I wrote a thorough review that included many suggestions for improving the methodology, and criticisms of their analysis. Initially, the main problem with the paper was that the authors only reported significance tests (something like p-values) without reporting effect sizes. Since they provided their data, I calculated the effect sizes and found that they were tiny, and "significance" was only achieved through some dodgy methodological choices (artificially inflating the sample size). The second reviewer brought up some of the same concerns and the paper was rejected.
I was concerned about writing such a negative review, because I know it can hurt. But I did my best to write in a positive tone, and to make as many suggestions as criticisms.
I now see the paper has been posted as a pre-print, without any changes. If I were to see it posted in a journal, I would honestly say that it should be retracted because the conclusions are not supported by the data.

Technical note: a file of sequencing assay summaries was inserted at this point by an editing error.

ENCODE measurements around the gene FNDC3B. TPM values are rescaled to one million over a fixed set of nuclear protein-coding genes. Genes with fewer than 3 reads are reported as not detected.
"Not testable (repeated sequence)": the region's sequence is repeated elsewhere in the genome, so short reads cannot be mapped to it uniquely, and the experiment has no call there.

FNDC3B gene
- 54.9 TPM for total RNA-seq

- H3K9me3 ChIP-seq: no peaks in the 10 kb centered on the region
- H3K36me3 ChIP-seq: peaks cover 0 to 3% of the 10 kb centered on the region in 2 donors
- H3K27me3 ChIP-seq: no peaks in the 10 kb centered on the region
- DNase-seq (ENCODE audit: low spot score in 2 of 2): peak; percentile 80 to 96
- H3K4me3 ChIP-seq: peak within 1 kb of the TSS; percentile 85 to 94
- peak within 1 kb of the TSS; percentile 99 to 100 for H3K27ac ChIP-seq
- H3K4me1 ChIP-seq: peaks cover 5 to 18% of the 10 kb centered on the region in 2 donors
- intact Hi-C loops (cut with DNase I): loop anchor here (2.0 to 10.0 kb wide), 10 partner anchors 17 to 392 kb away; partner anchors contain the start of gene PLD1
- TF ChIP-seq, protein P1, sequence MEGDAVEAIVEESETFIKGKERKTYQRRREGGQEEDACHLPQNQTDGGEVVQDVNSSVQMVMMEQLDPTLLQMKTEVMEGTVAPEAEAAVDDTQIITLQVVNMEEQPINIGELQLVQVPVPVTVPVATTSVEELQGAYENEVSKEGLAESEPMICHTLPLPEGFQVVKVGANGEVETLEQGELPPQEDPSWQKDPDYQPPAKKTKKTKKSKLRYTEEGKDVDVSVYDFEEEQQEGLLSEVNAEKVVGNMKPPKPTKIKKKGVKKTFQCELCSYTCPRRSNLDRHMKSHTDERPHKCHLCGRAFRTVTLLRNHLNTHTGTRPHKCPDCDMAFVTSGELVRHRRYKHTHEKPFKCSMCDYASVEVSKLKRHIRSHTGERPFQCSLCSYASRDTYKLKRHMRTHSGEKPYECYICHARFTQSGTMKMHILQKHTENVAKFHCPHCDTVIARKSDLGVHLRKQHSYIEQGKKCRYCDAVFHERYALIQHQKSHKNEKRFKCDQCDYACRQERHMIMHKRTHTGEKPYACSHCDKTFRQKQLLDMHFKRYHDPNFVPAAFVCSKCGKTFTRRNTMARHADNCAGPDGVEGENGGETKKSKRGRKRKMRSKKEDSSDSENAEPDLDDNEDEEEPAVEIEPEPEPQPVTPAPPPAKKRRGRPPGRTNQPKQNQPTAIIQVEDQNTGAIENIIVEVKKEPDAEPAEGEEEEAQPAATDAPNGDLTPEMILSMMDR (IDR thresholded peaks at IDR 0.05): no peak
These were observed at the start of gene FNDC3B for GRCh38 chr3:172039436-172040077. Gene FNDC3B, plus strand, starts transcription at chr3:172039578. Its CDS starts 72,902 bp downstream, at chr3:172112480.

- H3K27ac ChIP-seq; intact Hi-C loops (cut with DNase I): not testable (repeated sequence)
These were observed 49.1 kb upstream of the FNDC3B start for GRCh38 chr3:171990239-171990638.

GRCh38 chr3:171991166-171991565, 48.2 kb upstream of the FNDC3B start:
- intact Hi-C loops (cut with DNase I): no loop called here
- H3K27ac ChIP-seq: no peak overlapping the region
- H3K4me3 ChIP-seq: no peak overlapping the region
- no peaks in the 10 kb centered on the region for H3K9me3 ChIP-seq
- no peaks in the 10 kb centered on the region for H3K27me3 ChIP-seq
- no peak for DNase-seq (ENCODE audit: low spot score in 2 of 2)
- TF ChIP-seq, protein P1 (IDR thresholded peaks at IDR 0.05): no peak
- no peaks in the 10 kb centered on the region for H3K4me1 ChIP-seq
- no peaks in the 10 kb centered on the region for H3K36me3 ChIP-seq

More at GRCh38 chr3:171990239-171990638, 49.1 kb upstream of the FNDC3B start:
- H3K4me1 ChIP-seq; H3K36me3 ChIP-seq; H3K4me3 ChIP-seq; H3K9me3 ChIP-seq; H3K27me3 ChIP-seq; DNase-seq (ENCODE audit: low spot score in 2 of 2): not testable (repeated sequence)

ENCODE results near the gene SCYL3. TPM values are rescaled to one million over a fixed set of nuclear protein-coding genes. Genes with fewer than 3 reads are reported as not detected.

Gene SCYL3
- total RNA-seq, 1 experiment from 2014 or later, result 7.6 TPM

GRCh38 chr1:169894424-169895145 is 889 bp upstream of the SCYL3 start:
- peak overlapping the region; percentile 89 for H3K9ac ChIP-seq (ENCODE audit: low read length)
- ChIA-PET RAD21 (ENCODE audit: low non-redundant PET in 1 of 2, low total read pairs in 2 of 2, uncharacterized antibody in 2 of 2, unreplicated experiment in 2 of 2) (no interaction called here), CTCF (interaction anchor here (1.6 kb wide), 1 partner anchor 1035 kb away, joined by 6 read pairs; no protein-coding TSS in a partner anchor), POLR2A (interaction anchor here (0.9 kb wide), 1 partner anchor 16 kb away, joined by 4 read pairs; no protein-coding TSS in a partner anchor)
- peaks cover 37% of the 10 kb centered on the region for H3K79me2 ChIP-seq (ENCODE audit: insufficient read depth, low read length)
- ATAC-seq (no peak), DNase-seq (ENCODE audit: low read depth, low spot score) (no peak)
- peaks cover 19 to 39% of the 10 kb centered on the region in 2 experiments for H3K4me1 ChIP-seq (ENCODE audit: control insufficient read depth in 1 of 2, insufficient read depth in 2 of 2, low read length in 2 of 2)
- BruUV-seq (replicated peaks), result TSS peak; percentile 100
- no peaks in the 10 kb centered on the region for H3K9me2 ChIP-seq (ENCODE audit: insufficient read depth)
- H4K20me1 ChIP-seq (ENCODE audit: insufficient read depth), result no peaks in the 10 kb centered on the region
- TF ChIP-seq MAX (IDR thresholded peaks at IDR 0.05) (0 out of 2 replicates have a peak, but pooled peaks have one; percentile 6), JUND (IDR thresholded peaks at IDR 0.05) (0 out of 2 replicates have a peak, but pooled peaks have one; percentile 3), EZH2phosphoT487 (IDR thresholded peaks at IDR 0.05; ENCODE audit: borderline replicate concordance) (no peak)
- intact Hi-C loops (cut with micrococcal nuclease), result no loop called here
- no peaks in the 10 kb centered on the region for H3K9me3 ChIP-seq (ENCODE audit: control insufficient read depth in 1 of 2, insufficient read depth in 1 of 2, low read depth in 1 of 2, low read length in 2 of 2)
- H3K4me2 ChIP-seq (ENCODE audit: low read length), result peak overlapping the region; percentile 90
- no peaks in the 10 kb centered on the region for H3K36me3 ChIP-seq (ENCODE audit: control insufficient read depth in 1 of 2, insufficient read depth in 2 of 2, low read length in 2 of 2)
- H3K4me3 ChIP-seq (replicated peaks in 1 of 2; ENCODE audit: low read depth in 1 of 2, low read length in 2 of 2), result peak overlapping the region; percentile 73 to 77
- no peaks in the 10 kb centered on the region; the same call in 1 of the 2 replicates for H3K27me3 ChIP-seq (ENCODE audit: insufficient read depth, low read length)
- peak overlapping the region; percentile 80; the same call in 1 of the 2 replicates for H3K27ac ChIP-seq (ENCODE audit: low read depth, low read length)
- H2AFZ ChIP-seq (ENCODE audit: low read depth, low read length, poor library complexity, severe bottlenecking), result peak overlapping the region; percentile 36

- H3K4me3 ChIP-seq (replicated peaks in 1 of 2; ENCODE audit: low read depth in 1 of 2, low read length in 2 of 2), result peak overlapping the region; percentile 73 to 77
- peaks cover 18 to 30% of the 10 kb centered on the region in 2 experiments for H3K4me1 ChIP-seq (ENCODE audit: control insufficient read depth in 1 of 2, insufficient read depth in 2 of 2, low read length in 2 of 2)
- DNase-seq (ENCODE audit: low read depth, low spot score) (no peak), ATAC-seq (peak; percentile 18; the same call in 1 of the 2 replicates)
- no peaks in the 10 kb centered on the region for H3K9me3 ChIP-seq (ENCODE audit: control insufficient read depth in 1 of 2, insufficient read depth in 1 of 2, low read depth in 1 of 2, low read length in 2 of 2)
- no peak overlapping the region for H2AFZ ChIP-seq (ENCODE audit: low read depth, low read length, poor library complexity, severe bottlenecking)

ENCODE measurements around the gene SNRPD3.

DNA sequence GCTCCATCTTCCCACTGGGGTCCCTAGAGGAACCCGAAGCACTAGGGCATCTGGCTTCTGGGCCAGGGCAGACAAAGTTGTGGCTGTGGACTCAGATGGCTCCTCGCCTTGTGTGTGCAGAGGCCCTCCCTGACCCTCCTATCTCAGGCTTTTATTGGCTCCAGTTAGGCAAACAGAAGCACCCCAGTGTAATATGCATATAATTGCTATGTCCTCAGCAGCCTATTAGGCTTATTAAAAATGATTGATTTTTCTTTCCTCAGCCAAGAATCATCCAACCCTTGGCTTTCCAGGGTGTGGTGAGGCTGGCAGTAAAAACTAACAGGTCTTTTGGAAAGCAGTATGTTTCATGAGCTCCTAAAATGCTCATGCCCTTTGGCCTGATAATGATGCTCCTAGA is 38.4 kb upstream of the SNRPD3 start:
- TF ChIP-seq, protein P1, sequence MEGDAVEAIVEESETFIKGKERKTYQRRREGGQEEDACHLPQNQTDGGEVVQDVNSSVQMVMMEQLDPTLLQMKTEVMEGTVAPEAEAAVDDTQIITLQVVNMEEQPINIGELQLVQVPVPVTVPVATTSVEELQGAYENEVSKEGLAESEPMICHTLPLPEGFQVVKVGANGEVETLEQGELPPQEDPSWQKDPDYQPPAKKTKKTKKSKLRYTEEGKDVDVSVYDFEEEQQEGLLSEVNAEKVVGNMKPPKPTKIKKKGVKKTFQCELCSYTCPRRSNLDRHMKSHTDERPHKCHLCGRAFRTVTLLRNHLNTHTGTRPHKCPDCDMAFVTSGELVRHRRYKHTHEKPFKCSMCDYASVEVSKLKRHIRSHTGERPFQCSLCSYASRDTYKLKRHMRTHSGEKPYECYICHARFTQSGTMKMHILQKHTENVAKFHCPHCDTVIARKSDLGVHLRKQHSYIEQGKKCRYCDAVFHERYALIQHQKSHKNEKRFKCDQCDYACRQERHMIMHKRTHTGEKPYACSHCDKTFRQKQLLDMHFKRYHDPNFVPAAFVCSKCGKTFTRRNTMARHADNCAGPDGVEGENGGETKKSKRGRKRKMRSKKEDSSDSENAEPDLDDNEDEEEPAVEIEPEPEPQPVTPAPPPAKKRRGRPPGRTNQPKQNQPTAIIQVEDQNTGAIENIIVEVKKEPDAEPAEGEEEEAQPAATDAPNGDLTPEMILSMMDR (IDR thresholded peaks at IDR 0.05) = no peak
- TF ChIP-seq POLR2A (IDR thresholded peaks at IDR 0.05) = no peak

What do I do in this situation? I consider my options to be:
- Contact the authors and ask for a discussion. Perhaps some of my criticisms were wrong, and the authors did not have a chance to write a rebuttal since the paper was rejected.
- Wait for the paper to be published, and contact the editor.
- Post my review to the pre-print as a response.
- Forget about it, because life's short and who cares.
Update: Thanks for the enlightening discussion. I'll stick with 4 for now, since I don't know what the fate of the article will be (will it get published? will it be updated?). While nobody seems to suggest 1, I have a morbid curiosity about what kind of response I would get. This could always be followed up by 2 or 3. If I'm luck I'll have better things to do.